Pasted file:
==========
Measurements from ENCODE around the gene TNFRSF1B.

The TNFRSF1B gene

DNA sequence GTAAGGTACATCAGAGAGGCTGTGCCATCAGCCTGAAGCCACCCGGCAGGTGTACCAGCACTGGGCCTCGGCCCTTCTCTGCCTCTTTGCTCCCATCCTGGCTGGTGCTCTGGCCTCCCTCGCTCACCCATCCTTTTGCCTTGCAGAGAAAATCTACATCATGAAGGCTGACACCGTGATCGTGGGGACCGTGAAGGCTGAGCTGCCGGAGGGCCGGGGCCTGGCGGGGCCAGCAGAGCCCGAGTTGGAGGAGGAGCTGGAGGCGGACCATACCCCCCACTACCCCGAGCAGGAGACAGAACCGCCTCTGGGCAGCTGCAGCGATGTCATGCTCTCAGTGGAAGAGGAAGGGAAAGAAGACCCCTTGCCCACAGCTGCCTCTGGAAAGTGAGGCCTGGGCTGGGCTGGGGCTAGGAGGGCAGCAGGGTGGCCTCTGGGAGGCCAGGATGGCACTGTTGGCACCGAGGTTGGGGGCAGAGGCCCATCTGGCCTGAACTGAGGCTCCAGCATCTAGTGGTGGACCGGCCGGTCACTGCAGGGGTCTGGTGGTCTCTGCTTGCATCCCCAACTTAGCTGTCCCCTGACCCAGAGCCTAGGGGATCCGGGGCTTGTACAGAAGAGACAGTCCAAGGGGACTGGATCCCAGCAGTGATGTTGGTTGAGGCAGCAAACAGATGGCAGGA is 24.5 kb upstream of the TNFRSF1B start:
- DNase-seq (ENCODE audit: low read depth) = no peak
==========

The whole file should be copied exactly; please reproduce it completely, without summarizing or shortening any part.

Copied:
Measurements from ENCODE around the gene TNFRSF1B.

The TNFRSF1B gene

DNA sequence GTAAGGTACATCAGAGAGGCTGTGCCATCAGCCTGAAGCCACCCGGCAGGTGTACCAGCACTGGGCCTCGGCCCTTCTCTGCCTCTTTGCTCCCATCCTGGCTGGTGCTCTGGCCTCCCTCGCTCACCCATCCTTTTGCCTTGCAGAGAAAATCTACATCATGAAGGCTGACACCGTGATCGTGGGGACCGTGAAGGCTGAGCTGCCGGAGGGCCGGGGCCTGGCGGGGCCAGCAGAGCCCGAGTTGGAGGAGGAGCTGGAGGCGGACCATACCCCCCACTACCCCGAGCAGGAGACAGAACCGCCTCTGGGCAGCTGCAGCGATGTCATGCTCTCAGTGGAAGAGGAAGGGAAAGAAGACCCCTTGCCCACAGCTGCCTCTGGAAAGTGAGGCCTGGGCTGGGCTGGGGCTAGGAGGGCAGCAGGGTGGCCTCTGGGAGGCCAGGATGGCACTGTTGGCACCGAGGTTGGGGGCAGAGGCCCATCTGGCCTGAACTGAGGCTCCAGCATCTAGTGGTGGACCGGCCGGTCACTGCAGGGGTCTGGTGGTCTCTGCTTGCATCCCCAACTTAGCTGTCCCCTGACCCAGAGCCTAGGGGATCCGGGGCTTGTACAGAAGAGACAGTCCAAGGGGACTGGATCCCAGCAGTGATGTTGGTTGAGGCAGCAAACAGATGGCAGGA is 24.5 kb upstream of the TNFRSF1B start:
- DNase-seq (ENCODE audit: low read depth) = no peak